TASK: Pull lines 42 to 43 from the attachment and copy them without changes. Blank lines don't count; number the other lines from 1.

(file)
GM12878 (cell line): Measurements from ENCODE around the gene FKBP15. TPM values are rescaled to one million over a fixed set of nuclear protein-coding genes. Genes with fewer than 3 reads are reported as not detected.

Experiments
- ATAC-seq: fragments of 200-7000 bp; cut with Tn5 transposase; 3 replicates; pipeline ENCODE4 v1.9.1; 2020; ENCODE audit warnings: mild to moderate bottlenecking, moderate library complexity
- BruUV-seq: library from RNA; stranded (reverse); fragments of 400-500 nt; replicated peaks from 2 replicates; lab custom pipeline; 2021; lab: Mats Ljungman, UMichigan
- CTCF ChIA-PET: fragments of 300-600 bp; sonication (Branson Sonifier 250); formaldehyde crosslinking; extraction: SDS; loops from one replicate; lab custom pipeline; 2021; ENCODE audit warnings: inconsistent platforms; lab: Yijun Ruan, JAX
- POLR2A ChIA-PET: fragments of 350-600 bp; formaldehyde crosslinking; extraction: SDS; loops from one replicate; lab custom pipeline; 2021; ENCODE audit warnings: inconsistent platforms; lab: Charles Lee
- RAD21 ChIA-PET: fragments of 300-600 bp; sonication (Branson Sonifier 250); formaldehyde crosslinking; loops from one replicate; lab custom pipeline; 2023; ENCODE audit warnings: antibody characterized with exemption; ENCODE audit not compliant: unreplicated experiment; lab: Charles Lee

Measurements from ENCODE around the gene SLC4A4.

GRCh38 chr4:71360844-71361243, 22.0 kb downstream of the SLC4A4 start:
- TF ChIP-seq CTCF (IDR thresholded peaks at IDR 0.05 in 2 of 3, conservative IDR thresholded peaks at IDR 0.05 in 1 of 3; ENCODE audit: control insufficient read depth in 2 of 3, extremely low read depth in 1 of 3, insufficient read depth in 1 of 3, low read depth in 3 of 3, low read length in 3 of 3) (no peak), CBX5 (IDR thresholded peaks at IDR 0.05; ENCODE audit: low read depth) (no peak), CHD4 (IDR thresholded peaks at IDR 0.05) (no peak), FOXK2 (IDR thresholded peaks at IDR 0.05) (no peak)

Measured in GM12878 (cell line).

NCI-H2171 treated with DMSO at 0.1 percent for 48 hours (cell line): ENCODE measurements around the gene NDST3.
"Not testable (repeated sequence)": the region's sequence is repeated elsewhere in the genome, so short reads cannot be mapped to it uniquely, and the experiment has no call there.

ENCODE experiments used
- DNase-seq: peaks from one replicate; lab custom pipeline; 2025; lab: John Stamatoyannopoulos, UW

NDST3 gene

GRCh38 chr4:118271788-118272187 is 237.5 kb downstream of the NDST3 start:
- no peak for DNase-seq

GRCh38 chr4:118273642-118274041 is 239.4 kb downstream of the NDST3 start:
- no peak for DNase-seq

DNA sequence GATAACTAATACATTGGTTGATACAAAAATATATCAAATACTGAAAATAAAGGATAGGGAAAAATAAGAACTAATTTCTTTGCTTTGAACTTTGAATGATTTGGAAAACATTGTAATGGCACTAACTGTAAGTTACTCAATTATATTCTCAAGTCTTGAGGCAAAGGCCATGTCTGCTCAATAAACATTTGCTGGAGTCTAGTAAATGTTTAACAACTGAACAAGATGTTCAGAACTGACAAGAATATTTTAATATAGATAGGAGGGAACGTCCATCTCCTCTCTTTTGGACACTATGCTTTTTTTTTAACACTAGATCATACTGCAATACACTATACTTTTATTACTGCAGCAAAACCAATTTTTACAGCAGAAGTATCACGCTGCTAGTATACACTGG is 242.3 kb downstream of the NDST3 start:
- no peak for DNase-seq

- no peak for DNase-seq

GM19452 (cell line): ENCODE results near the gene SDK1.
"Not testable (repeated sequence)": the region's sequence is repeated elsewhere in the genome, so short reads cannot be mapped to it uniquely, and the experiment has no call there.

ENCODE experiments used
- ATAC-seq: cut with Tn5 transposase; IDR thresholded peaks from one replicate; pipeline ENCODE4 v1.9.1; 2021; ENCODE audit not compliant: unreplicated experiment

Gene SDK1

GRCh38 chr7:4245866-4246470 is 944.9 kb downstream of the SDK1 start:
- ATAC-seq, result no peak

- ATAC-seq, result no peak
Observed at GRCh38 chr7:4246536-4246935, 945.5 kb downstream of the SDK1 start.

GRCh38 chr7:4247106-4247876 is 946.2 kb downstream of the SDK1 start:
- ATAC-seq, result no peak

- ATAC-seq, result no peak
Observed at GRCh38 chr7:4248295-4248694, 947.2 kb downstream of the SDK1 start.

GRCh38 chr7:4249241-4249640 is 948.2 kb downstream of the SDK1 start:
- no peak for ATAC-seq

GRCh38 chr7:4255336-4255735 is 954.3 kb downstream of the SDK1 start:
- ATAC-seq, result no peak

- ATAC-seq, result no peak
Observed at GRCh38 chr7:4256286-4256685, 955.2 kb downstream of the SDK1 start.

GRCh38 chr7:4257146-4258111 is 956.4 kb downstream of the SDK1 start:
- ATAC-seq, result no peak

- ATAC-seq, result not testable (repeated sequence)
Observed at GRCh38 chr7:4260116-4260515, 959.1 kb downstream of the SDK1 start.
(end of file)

Observed at GRCh38 chr7:4256286-4256685, 955.2 kb downstream of the SDK1 start.

GRCh38 chr7:4257146-4258111 is 956.4 kb downstream of the SDK1 start: